Which books are worth the read and which should you skip? Find out what books I’ve been reading lately and whether I recommend them.
You know how sometimes you read that book everyone is talking about and roll your eyes at how over-hyped it was?
That was NOT me this month!
I read this summer’s most popular book and last year’s most critically acclaimed book, and I can completely understand the hype for both of them.
It’s funny because they are very different books. One’s a steamy fantasy about a girl becoming a dragon rider, fun but not particularly deep, while the other is a classic retelling set amid the opioid epidemic, deep but not particularly fun. For their genres, they are both fantastic books.
Add in several beach reads, a novel about a dying philanthropist, and a few terrifying reads set at Christmas, and I’m realizing I had a very eclectic reading month.
Scroll down to hear my thoughts and, as always, be sure to let me know in the comments what you’ve been reading lately!
August 2023 Reading List
Violet Sorrengail is all set to live a quiet life among her books until her mother orders her to become a candidate for the highly competitive dragon riders. But dragons usually prefer to kill rather than bond with weak humans like Violet. With half the competition willing to kill her to improve their odds and the other half hating her because of her mother, Violet must use all her wits to survive the war college.
Fourth Wing has taken the book world by storm this summer, claiming a place atop the New York Times bestseller list for most of the summer. From the very first page, Yarros throws you into the action and the intensity never lets up throughout the entire book. Reminiscent of Veronica Roth’s Divergent and Sarah J. Maas’s A Court of Thorns and Roses, fantasy readers will love this adult fantasy romance with heartstopping action and an enemies-to-lovers storyline with plenty of spice. I devoured this book in two days, and my only complaint is that there was way too much Twilight-style pining between Violet and Xaden. Luckily, you don’t have to wait long for the sequel: Iron Flame comes out in November.
A popular food blogger, Hollis Shaw’s life is not as picture-perfect as it seems. When her husband is killed in a car accident after an argument and her daughter pulls away, Hollis decides to try a “Five-Star Weekend.” She gathers her best friend from her teens, 20s, 30s, and midlife together for a weekend on Nantucket. But the perfect weekend might turn sour when her friends don’t all get along and her childhood friend invites Hollis’s first love along.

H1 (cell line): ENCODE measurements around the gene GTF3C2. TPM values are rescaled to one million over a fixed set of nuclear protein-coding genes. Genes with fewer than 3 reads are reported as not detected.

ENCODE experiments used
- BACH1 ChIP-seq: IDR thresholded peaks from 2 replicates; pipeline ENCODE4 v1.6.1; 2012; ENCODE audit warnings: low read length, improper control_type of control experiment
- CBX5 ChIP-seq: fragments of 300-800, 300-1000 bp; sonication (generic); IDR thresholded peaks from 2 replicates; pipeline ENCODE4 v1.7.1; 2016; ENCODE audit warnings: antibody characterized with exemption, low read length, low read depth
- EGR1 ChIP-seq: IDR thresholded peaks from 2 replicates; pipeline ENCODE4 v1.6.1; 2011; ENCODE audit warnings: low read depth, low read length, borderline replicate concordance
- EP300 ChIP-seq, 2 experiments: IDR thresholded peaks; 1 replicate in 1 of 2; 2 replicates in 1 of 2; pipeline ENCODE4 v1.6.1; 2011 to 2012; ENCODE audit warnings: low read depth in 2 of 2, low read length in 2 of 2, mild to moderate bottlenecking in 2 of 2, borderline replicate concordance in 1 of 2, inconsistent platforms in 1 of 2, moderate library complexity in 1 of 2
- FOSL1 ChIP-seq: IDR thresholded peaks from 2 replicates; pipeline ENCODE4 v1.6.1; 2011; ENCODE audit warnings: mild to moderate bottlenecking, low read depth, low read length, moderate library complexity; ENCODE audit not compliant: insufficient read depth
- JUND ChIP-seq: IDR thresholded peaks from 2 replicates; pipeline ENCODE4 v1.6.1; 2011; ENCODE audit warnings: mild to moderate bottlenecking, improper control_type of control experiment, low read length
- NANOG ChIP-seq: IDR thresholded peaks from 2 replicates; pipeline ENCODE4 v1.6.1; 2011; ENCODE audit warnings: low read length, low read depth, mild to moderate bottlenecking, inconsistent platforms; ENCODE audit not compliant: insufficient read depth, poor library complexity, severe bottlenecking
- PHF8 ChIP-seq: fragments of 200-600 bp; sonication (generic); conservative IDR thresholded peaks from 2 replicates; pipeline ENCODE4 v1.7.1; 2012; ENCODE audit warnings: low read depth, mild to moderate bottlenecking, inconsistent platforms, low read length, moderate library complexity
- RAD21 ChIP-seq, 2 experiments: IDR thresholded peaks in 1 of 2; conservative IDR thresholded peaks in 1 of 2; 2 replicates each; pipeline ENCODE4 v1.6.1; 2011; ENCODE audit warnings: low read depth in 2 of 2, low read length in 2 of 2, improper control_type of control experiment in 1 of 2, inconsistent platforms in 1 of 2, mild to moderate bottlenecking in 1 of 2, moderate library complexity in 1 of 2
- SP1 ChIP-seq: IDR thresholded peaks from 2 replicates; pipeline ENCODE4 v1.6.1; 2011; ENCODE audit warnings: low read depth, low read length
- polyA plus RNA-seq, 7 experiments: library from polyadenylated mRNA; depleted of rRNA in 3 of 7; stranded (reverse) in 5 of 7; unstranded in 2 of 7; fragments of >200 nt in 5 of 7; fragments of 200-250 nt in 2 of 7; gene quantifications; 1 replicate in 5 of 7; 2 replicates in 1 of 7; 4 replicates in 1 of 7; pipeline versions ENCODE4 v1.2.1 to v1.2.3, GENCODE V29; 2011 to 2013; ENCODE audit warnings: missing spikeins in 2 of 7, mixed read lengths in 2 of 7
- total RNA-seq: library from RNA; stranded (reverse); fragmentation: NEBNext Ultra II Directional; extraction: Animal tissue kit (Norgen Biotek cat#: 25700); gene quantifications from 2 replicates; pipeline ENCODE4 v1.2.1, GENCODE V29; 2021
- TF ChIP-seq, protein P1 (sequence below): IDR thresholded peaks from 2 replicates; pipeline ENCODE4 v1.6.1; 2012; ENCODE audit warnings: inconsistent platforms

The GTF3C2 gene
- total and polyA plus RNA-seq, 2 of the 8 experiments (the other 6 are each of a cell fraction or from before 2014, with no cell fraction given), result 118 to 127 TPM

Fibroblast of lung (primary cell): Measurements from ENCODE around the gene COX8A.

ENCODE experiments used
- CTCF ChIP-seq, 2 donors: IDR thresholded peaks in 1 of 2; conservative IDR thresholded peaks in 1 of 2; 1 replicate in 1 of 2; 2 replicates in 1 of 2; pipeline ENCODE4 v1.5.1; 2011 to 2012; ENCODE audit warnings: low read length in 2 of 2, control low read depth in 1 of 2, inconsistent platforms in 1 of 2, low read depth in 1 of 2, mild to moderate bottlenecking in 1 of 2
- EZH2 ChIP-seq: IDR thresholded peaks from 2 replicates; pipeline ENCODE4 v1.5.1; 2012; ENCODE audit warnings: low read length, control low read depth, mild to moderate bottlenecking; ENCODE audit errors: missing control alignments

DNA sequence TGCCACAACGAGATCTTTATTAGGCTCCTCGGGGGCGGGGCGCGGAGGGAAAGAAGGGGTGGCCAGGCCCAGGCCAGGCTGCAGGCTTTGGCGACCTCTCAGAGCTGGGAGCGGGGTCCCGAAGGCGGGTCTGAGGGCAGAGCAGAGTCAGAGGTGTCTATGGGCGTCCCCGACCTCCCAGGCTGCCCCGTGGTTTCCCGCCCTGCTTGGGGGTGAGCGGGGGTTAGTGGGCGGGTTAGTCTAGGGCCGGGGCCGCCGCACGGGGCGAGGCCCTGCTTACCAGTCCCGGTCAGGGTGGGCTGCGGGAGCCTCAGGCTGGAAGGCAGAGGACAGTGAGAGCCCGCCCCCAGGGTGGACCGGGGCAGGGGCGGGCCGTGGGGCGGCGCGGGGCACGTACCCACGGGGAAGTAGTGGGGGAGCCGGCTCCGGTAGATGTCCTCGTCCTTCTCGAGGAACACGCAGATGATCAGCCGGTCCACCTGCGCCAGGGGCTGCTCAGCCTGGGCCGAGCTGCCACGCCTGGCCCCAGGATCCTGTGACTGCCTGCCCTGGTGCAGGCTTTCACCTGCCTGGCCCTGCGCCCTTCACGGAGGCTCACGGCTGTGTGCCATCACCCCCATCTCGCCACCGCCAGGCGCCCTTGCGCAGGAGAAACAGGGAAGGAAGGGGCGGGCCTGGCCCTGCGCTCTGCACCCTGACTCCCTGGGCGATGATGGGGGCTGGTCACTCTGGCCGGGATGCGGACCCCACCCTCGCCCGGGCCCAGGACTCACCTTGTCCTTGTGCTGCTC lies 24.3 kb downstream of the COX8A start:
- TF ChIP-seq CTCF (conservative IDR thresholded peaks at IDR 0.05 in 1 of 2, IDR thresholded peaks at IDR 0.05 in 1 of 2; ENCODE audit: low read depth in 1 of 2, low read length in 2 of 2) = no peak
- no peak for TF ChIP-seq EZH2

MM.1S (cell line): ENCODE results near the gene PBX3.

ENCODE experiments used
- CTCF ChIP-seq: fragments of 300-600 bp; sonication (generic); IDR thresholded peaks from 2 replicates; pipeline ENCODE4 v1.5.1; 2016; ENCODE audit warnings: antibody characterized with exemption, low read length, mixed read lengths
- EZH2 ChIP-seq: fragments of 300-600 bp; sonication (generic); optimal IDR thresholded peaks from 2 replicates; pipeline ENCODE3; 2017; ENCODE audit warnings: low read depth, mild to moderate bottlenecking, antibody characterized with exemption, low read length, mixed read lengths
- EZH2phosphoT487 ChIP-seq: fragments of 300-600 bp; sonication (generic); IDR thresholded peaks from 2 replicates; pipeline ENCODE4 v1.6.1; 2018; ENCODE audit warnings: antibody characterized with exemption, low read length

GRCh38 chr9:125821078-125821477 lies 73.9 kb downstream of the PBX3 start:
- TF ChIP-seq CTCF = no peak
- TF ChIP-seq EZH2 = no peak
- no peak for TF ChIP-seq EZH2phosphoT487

I generally avoid most standard beach reads, but I figured it was time to give Elin Hilderbrand a chance. And I’m very glad I did. I found The Five-Star Weekend to be a delightful look at midlife and how female friendships impact our lives. With well-rounded characters, you get glimpses of the different work, marriage, and health issues that affect women. Although I would have preferred a more nuanced ending, The Five-Star Weekend wraps up with a hastily put-together happily-ever-after which is characteristic of the beach read genre.
Alison has always hated Christmas, but her holiday season gets worse when her mother calls and tells her she only has a few weeks to live. Wanting to repair their relationship, Alison agrees to take in Mavis despite Alison’s traumatic memories of her abusive alcoholic mother. Instead of healing the relationship, Alison begins to realize her mother is not who she thought. Suspecting her mother is possessed by a demon, Alison must decide how far she is willing to go to save her family from this nightmare.
Jennifer McMahon has penned an atmospheric slow-burn horror story that will give you chills. At first, Ali discards her worries since everything is just a shade off, desperately wanting to believe she’s imagining it. By the time Ali realizes the truth, everyone now thinks that Ali is the problem, setting up a cat-and-mouse psychological game that keeps you on edge throughout the second half of the novel.
I received a complimentary copy of this book from Gallery/Scout Press through NetGalley. Opinions expressed in this review are completely my own.
As a teenager, Madeline Martin was the only surviving victim of Evan Handy, who was convicted of murdering her best friend Steph and suspected in the disappearance of two other friends. Now Madeline runs a thriving bookstore while caring for her aging father, the former sheriff. When true-crime podcaster Harley Granger arrives just before Christmas, he suspects there is more to the story. Women are still disappearing and Harley wonders if Evan might have had an accomplice.